This was a decent SummerSlam and was typical of the WWF at the time, all top heavy cards and not much worth noting at the bottom. If you don’t want to watch the whole show I would definitely recommend the last two matches of the night. They are classic bouts between some of the all-time legends of the business. After I watch these I always like to see what Dave Meltzer, of  Wrestling Observer Newsletter fame, rates the matches. If you are not familiar with Meltzer he has used, what was at the time, a five star rating system. He thought highly of the main event, giving it four stars. The Tag title match would receive the “DUD” moniker and I would have to agree here.  Owen/Savio and Goldust/Mero would get a 2.5 and a 2.25. I didn’t see a rating for the “Boiler Room Brawl” on profightdb.com but I can’t imagine it was rated bad but you never know with Dave.

This concludes my first article for The Chairshot Classic series on SummerSlam. Be sure to always #UseYourHead and follow us on Twitter and stay up to date with all the breaking news surrounding all aspects of the business we all love and learn something about some of your favorite classics!

 


Let us know what you think on social media @theCHAIRSHOTcom and always remember to use the hashtag #UseYourHead!
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Taking Over: Greg DeMarco’s Look at WWE NXT Takeover Fatal 4-Way (9/11/14)

“Taking Over” continues as we see how Takeover Fatal 4-Way (9/11/14) holds up today!

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WWE NXT Takeover Fatal 4-Way Neville Tyson Kidd Tyler Breeze Sami Zayn

Greg DeMarco takes a look back at the second NXT Takeover in the first edition of “Taking Over” as we march towards WWE NXT Takeover XXV!

WWE NXT Takeover is turning 25 on June 1! Well, sort of… On June 1, WWE NXT will present the 25th Takeover event, a stand-alone show from Connecticut–which I wouldn’t call the heart of WWE, but the brain. I am taking a look back at the first 24 to see just how far we’ve come. Join me for “Taking Over,” my look back at the first 24 Takeover events.

Prior editions:

NXT Takeover Fatal 4 Way
Thursday, September 11, 2014
Full Sail University, Winter Park, Florida
Commentary Team: Tom Phillips, Renee Young, and Byron Saxton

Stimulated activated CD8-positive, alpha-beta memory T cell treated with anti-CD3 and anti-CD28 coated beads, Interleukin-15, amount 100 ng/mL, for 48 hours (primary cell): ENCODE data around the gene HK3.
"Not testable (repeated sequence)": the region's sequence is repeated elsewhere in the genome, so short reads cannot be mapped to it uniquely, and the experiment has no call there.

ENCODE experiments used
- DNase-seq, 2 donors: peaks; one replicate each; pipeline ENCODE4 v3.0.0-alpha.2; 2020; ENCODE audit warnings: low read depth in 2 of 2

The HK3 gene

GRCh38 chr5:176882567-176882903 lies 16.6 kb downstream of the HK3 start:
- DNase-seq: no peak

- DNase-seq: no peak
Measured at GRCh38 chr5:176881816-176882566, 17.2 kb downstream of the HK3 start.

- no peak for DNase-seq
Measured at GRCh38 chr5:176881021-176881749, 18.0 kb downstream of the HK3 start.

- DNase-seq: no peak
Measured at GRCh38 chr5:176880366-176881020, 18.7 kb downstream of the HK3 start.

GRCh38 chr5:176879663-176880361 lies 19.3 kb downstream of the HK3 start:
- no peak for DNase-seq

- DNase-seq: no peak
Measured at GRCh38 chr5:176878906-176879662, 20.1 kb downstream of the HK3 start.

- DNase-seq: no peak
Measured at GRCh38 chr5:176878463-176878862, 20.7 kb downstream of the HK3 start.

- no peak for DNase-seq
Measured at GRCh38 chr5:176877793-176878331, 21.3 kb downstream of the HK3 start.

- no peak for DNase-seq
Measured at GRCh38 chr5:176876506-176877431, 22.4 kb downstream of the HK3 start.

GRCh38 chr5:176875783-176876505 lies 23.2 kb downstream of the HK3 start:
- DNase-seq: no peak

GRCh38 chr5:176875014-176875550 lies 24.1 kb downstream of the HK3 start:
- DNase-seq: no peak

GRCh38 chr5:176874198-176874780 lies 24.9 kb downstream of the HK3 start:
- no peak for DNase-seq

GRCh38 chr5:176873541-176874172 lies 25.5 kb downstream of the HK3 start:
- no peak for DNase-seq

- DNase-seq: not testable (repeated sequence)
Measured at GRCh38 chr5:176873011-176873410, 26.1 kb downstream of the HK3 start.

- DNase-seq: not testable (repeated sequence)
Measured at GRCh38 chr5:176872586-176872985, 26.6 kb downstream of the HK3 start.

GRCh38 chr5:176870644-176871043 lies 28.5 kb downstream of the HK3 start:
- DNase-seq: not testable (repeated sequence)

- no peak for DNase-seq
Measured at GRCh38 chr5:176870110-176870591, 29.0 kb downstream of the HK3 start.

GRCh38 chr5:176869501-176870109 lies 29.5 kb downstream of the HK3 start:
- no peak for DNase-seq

• NXT Tag Team Championship: Lucha Dragons beat The Ascension to win the championships – A good match, but not great. It’s a far cry from what the Takeover opening tag team match would become. Big pop for the finish, though.
  • Baron Corbin beat CJ Parker – This was back when I hated Baron Corbin. Wait, that was yesterday. Anyway, this is a squash to elevate Baron Corbin, even though we didn’t get a true entrance for Corbin. Corbin’s hair didn’t look terribl ehere, in fact it looked better than CJ’s. According to commentary, this was Corbin’s NXT debut. Huge pop for the End Of Days. In fact, Crbin was crazy over here.
  • Hair vs. Hair Match – Sylvester Lefort vs. Enzo Amore – NXT was definitely more “developmental” at this time, and this match showed it. Both these guys had the personalities to excel, but never pans out. They worked hard and did get the crowd invested, which is job #1.
  • Hideo Itami NXT debut promo – Thi sis where he shifts from KENTA to Hideo Itami, , and he cut most of the promo in Japanese. The Ascension would come out and eventually attack, but Itami got the upperhand in the end. This was an insanely promising start to his WWE career. The visual of him sitting in a chair begging them both to get back in the ring was amazing.
  • Bull Dempsey vs. Mojo Rawley – Quick win for Bull Dempsey, who should have been a bigger deal. He’d be a great fit at NXT UK. His theme song is still the most underrated they’ve ever made.
  • NXT Women’s Championship: Charlotte Flair successfully defended against Bayley – Bayley, just like everyone, was crazy over at Full Sail. Her “childhood dream” gimmick can only go so far, though. Charlotte Flair was the decided heel here, and showed signs of the greatness she’d achieve while also showing how green she was. Charlotte was absolutely ripped here. Charlotte nailed a terrible looking moonsault that the announce team didn’t know how to sell. Charlotte won with Natural Selection, which may have been an audible after the moonsault debacle as you can hear Bayley call for the spot. It’s amazing what Charlotte has become. Sasha Banks attacked Bayley after,and Charlotte